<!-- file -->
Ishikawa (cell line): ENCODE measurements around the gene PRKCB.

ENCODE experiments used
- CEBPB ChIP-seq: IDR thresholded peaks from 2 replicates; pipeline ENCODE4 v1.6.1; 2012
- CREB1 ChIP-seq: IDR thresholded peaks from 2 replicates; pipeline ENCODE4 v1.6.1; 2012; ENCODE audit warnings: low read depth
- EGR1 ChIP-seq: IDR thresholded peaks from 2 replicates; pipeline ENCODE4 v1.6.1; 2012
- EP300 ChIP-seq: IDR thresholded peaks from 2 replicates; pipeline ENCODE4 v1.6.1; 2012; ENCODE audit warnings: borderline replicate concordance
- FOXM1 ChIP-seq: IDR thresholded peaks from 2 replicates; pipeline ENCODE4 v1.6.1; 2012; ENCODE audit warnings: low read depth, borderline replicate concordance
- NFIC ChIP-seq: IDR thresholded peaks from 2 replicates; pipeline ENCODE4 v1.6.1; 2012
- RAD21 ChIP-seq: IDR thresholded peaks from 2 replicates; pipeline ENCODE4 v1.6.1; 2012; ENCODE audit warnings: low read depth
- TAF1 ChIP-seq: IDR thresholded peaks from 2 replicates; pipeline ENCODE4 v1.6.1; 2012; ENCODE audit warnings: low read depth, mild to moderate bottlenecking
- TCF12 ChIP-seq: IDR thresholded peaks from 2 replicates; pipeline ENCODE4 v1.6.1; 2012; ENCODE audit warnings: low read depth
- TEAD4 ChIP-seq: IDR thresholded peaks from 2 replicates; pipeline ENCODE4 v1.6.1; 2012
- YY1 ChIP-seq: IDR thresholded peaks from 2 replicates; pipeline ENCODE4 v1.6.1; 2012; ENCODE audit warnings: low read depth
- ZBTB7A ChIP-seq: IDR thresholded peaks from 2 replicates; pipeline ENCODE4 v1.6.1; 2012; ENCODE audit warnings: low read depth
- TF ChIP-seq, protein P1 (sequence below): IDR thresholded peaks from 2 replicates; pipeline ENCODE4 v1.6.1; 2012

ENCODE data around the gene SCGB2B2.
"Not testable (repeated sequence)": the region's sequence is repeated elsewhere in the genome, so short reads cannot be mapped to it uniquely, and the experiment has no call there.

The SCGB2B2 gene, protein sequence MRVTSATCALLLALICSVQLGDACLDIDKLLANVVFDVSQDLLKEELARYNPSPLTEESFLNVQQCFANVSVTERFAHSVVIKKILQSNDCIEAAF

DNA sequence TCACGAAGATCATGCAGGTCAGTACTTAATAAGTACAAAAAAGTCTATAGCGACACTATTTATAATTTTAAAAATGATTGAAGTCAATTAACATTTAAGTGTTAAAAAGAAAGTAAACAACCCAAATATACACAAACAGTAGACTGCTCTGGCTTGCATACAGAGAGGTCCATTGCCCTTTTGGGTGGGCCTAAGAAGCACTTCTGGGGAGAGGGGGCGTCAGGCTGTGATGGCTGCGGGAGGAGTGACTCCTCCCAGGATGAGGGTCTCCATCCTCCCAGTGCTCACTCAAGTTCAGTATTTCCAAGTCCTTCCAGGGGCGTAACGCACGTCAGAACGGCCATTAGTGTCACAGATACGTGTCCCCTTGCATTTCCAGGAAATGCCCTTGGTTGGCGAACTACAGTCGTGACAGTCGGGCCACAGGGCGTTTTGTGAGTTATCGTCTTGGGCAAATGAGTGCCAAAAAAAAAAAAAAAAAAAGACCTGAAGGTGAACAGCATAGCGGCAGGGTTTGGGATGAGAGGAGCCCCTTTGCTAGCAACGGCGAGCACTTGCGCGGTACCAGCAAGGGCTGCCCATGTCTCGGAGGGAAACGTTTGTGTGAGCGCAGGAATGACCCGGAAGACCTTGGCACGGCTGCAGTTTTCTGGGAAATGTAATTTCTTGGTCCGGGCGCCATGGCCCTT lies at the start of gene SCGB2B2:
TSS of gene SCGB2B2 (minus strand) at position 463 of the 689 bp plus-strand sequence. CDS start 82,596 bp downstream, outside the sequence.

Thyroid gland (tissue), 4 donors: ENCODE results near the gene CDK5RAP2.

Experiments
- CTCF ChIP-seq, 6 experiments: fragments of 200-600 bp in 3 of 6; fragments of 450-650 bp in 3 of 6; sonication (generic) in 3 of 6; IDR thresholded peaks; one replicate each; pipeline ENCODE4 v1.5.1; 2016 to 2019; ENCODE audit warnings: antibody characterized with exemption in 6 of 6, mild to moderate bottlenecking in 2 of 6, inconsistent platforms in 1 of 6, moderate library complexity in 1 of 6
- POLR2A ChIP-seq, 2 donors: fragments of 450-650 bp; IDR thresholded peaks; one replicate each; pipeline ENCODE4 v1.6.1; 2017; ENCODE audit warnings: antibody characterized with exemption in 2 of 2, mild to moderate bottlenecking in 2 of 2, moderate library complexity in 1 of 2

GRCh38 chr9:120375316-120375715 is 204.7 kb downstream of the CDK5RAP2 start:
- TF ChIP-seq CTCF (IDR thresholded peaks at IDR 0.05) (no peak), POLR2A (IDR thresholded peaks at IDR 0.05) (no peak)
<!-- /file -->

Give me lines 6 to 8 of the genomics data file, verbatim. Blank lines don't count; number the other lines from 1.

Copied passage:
- EP300 ChIP-seq: IDR thresholded peaks from 2 replicates; pipeline ENCODE4 v1.6.1; 2012; ENCODE audit warnings: borderline replicate concordance
- FOXM1 ChIP-seq: IDR thresholded peaks from 2 replicates; pipeline ENCODE4 v1.6.1; 2012; ENCODE audit warnings: low read depth, borderline replicate concordance
- NFIC ChIP-seq: IDR thresholded peaks from 2 replicates; pipeline ENCODE4 v1.6.1; 2012